Living on the fringes, 17-year-old Jim Kirk has fled from his father’s Iowa farm to that traditional haven for rebels, San Francisco, where he is a dropout hacker who has seen and experienced too much at a young age: As a wide-eyed space enthusiast three years before on Tarsus IV, he was caught in a nightmare of murder and betrayal, caused by the sudden dictator who called himself Kodos (familiar of course to TOS fans from the episode, “The Conscience of the King.”) We meet Jim as he is trying to clear his Academy cadet girlfriend of false charges, and to show up Starfleet at the same time, for reasons that become clearer as the story goes on.
Meanwhile, the 19-year-old Spock is living a privileged life as the brilliant son of a high official at the Vulcan Embassy in nearby Sausalito, but a rebellious streak from his human side urges him into a private adventure investigating thefts of Vulcan artifacts from the embassy. The separate obsessions of these two teenagers lead them both to bend the rules and get into dubious situations (as of course they would again), and so the two collide in semi-comic circumstances, and their fates become intertwined, forever.
As the story unfolds, they partly choose and are partly manipulated into joining Starfleet, starting out as enlisted recruits. At the same time their separate adventures collide until they combine, all connected by the horrific events on Tarsus IV, eventually involving Starfleet and a certain starship called the Enterprise.
The story is full of twists, yet is logical enough for even the older Spock. It gets pushed several times towards the implausible, but always gets pulled back to become another surprising adventure, so it’s a fun ride. It’s skillfully told, with clean, swift prose and the well thought-out characters are developed through story. The dialogue crackles, and you can hear both the youth of those familiar voices, and those familiar voices themselves.
Among the other characters in the book, perhaps the most intriguing has a last name simply mentioned in a TOS episode, and shares a first name with a certain Roddenberry and a certain Coons: Eugene Mallory. His secret job within Starfleet is “to see that the unknown dangers of the frontier never took the Federation by surprise,” so he is the behind-the-scenes prime mover of what happens, but as a thoughtful and empathetic phantom father figure, he also sees and nurtures the potential in Kirk and Spock.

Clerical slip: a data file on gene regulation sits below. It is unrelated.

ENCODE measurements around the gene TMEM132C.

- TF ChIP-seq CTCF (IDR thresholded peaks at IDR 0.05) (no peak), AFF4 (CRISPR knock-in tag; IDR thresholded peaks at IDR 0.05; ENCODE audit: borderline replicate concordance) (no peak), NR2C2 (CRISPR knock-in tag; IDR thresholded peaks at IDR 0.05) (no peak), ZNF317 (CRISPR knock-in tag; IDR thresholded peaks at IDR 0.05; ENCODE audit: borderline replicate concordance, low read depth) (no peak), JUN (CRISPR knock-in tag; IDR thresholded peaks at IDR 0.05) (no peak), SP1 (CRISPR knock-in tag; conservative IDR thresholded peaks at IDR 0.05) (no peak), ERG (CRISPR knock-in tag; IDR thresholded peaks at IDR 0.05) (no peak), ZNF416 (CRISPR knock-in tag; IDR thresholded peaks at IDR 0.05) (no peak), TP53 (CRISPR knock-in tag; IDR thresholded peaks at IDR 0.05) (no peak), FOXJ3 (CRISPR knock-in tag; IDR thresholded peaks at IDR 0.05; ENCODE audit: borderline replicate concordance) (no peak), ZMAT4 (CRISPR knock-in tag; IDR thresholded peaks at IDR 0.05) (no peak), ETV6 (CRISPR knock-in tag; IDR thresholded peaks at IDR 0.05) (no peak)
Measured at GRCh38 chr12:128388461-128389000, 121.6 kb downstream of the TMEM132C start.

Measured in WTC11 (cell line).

Though this book is not at all a Kirk ego trip, his coming-of-age story emerges pretty clearly. Mature for his age in many ways, this Jim Kirk is still recognizably a teenager—intense in his loyalties and his opinions, already shrewd and clever, with outward charm and inward emotional turmoil, but at 17, “his only weapon is defiance.” The authors perhaps take more chances with Spock, but his teenage self-consciousness applied to his Vulcan/human inner conflict is also described plausibly and affectionately. (And yes, Kirk calls him “Stretch,” as he never did on screen, but lots of us acquire nicknames we later lose. Like one of mine… which was “Spock.” It seems quite logical to me.)
There are Starfleet boot camp and Academy scenes in the tradition of the kind of “boy’s books” about West Point and the Naval Academy that were staples for generations from Roddenberry’s youth to Shatner’s to mine. (In fact, these books inspired the West Point and Annapolis TV series of the 60s that provided Roddenberry with some of his first writing assignments.) These stories depend on details and lore, and having recently read a contemporary nonfiction book on West Point, I can vouch for this book’s accuracy in cadets referring to hats as “covers.” At the same time, this story brings painfully alive in these future settings the contemporary tragedy of child soldiers in Africa and Asia.
As for what Trek fans call continuity and canon, there are some interpretations and one can imagine some anomalies, but basically it’s rock solid. In fact, some of the touches I liked best were derived from the canon, like the deference given to the historic role of Lily Sloane, Zefram Cochrane’s associate in “First Contact.” Characters like Captain Pike and cadet Finnegan have intriguing cameos, Kirk’s father and Spock’s parents have somewhat larger roles, and Kirk’s older brother is a significant presence, at times a kind of “road not taken” version of Jim, at other times a complex character in his own right.
The authors fill in some fascinating background history between Archer’s time and this one– and it is in suddenly considering the role of history that the young Jim Kirk has an epiphany, an insight that changes his attitude. It’s a coming-of-age moment for him, as it was for Star Trek’s 22nd century Earth. I won’t spoil it except to say that it is one wonderful, concise expression of the point of the canon: the soul of Star Trek.
Star Trek Academy Collision Course
Pocket Books – 452 pages (Hardcover)
by William Shatner and Judith & Garfield Reeves-Stevens
…available now at Amazon
Bill Kowinski (aka Captain Future) also writes on Star Trek, Doctor Who and related matters at Soul of Star Trek